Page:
Any issues about replacing synchronizers while in there? Unless it takes me until next weekend, I won't have time to acquire any, but I thought I'd ask.

Looks like I only have to disassemble to p. 13-14, step 25. Is any more required? (apart from R&R the bearing)

On p. 13-18 (main shaft disassembly) they call out removing the rear bearing and the 3/4/5 gears, THEN swap the shaft around and remove the front bearing (which is the item of interest here, I believe). Is this necessary, or can I go directly to the front bearing if I can fixture it? Nothing special appears in the reassembly to reference certain surfaces against others. I'd think that if I use thermal means to gain clearance, then I can reinstall the front bearing without any problems and with out having to dismount the rear bearing/gears.

That's about all I have from reading the manual. Thanks for all input, folks. It makes such efforts as this much lighter work.

Michael
 

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Nuts on ends of drive and driven shafts are torqued pretty tight and have thin edges crimped (staked) into "key way" on ends of shafts. It is helpful to unstake them with a small bladed chisel, sturdy awl or the like to bend that stake out of notch. Then you have to lock tranny in two gears at once as manual states so you can loosen nuts. Have to do it to torque back later on, too.

Once you get to the point where you can remove both shafts and gear sets from front case you will see that front input shaft ball bearing is attached to shaft and will have to be pulled off as an assembly if it has not failed and outer casing fallen free of ball bearings ( if that has happened the probably will have bad gear teeth so may be terminal). Roller bearing as shown in Chazzy's pixs is designed to come apart so much easier to remove and reinstall gear set (not so with ball bearing). TAKE A BIT MORE TO GET BALL BEARING SET UP OUT OF CASE. So you end up having to lift both gear sets at same time if bearing is not broken.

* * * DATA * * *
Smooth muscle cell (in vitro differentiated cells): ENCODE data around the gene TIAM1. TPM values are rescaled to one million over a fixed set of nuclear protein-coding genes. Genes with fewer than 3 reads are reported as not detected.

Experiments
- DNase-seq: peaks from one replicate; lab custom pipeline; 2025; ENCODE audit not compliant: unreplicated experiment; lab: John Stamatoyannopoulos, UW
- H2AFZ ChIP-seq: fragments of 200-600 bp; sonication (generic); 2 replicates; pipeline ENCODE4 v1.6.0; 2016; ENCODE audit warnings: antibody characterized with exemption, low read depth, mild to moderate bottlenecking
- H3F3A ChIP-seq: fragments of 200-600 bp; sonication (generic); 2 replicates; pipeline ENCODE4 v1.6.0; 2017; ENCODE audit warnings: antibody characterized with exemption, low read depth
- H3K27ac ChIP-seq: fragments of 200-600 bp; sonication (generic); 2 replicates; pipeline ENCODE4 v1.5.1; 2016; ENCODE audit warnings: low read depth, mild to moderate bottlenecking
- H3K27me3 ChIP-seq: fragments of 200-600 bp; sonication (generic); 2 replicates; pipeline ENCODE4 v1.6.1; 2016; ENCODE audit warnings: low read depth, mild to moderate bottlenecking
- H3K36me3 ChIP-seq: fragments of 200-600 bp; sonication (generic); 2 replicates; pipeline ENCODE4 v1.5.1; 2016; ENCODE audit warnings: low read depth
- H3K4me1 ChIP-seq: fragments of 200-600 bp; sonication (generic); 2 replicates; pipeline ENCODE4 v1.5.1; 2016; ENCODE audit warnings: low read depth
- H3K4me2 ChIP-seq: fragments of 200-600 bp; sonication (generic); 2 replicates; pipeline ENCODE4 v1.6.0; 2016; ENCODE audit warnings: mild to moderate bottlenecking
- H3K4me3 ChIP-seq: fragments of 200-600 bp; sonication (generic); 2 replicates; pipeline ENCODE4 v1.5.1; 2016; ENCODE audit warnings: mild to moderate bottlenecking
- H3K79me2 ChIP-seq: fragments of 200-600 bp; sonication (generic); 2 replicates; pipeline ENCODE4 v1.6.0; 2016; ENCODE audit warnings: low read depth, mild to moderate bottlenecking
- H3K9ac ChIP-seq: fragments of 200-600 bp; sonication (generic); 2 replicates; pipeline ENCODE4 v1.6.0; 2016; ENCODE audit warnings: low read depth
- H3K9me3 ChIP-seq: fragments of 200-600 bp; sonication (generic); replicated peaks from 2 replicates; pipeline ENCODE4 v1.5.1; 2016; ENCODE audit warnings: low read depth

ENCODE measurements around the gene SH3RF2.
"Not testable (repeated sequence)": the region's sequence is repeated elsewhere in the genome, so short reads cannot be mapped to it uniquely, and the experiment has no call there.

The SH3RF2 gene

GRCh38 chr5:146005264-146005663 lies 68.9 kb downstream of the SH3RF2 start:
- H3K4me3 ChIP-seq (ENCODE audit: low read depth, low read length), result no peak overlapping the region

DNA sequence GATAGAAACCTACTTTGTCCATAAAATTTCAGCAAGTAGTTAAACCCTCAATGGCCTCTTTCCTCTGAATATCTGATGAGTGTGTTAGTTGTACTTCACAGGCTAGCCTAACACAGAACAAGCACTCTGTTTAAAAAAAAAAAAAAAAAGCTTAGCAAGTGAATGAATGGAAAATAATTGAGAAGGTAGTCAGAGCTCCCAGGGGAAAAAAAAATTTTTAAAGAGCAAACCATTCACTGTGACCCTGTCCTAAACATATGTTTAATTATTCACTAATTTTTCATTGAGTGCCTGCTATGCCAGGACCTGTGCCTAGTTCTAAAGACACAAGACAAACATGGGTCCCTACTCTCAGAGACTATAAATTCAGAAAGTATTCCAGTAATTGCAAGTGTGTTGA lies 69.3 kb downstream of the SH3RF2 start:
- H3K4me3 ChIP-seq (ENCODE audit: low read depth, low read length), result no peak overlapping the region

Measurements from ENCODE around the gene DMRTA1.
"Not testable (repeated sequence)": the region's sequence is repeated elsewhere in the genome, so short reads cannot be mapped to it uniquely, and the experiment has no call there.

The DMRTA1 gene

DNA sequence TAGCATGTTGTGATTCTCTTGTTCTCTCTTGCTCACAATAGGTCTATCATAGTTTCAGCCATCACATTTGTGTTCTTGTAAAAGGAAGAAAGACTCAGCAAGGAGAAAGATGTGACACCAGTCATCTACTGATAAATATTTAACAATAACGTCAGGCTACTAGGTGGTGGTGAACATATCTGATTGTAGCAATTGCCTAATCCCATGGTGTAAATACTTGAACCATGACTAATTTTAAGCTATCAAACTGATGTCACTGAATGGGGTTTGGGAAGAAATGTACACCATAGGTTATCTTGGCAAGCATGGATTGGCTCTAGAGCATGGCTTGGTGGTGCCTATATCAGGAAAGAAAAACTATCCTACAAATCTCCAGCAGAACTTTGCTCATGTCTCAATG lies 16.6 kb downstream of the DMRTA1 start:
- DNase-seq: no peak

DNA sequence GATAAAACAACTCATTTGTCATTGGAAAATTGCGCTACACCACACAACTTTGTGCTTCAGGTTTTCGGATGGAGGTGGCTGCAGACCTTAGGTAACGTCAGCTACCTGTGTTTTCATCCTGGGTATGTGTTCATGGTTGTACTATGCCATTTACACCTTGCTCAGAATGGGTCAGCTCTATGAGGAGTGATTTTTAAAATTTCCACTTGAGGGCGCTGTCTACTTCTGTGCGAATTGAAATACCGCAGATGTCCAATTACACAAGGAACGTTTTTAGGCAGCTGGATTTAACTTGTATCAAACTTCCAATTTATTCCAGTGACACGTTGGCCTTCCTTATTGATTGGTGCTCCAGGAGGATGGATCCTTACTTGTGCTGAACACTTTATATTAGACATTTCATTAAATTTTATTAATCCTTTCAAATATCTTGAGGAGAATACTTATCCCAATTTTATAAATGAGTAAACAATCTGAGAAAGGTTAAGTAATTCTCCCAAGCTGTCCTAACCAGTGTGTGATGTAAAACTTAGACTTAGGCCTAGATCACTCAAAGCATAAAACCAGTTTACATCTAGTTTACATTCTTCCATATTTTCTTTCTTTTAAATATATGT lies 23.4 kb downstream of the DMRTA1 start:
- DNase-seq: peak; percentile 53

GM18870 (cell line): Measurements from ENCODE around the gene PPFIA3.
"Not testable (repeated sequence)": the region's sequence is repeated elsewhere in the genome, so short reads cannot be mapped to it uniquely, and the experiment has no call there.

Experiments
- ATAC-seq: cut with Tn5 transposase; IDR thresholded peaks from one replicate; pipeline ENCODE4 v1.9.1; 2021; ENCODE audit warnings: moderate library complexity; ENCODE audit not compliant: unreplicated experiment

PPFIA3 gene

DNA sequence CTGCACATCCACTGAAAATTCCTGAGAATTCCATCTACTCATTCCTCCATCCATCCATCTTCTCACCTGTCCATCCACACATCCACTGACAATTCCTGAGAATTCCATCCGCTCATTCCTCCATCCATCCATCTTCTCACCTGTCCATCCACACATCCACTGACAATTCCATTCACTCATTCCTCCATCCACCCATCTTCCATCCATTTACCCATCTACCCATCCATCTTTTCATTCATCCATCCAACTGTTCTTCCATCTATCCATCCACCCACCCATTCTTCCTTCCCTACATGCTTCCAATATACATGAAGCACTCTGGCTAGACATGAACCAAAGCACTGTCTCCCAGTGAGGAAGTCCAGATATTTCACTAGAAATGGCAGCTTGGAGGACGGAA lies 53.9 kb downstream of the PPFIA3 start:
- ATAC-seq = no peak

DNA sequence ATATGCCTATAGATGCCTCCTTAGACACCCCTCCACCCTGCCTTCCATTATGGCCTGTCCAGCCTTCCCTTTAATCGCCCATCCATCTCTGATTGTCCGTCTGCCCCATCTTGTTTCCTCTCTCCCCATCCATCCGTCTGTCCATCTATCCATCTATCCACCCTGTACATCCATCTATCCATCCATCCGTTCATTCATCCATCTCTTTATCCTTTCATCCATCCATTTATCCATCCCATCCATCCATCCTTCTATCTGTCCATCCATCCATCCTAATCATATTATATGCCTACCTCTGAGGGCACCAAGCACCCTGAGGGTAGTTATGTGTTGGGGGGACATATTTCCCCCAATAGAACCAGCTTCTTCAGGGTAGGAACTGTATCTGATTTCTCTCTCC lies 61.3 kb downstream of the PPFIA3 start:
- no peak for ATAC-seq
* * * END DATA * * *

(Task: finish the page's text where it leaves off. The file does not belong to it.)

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Many little things to watch out for such as size of larger spring position removed in step 16 is for 5th and reverse rod (see step 14 way over page 13-27 for that tidbit). There are 3 small ball bearings under those springs and a small thin pencil magnet helps to slip in holes to retrieve them.

Oh yes, back to removing left axle shaft it is held in with a snap ring on splined shaft so need a slid hammer or a smartly applied rap with a hammer and heavy rod on flange where CV joint bolts to remove it as outer case will not clear it. page 13-11 step 3.

You will need Loctite 518 sealant to reseal tranny cases.

Step 23 page 13-14 talks about those safety pawls in shift rods that Chazzy's tranny was missing don't loose them and notice which size goes where. I was thinking there were 3 of them again different sizes but pictures only show two. Chazzy do you remember how many?
 

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Discussion Starter #10
Well, folks, here we are playing hookey. There is a development that I'm not sure I want to admit here, but it would be a nice one in some respects. I pulled the engine early this a.m. with #1/#3 sons before sending them off, and when I drained the tranny (no, I didn't do this before pulling the enginek) I found about 2 cups of gear oil to come out. Not ATF, not 2 liters, but about 2 cups (~0.5 liter for those who use decimal instead of binary based units).

Two possibilities present themselves immediately, in no particular order:

maybe the tranny is OK, and the sound I heard was just running dry. This happened to me on my Volvo 1800S, and things settled down again when I topped off the transmission.

or maybe the lack of oil, or its being gear oil instead of ATF, caused a bearing failure. There was also no flywheel cover, so road crud was being thrown in some unknown amount into the clutch area. Sad not to have noticed for 3.5 yrs (but it may also have escaped the notice of some more skilled than I). So. I will pull the tranny and inspect the bearing.

I noticed that the reaction rod and shifter bushings appeared fairly new and not chewed up. This means to me that the extreme looseness of the shifter is _NOT_ the reaction rod bushing, and may be something inside the gearshift console. I'll be looking there, too. All comments and experience from others welcome here.

I'll probably install the rebuilt starter instead of using the old one. The RF motor mount is already replaced (a piece of cake with the engine out, ya know), and I'm trying to talk myself into actually R&Ring the fuel hose splices at the firewall. They were a pain on my wife's S, but they'd be more of a pain with the engine in.

And I'll replace the t-belt and retorque the heads while the engine is out. Not that I'd recommend anyone pulling an engine just for that, but it's more pleasant to do if your engine is hanging on the hoist or on a table (or both).

Michael -- head scratching time never ends, eh?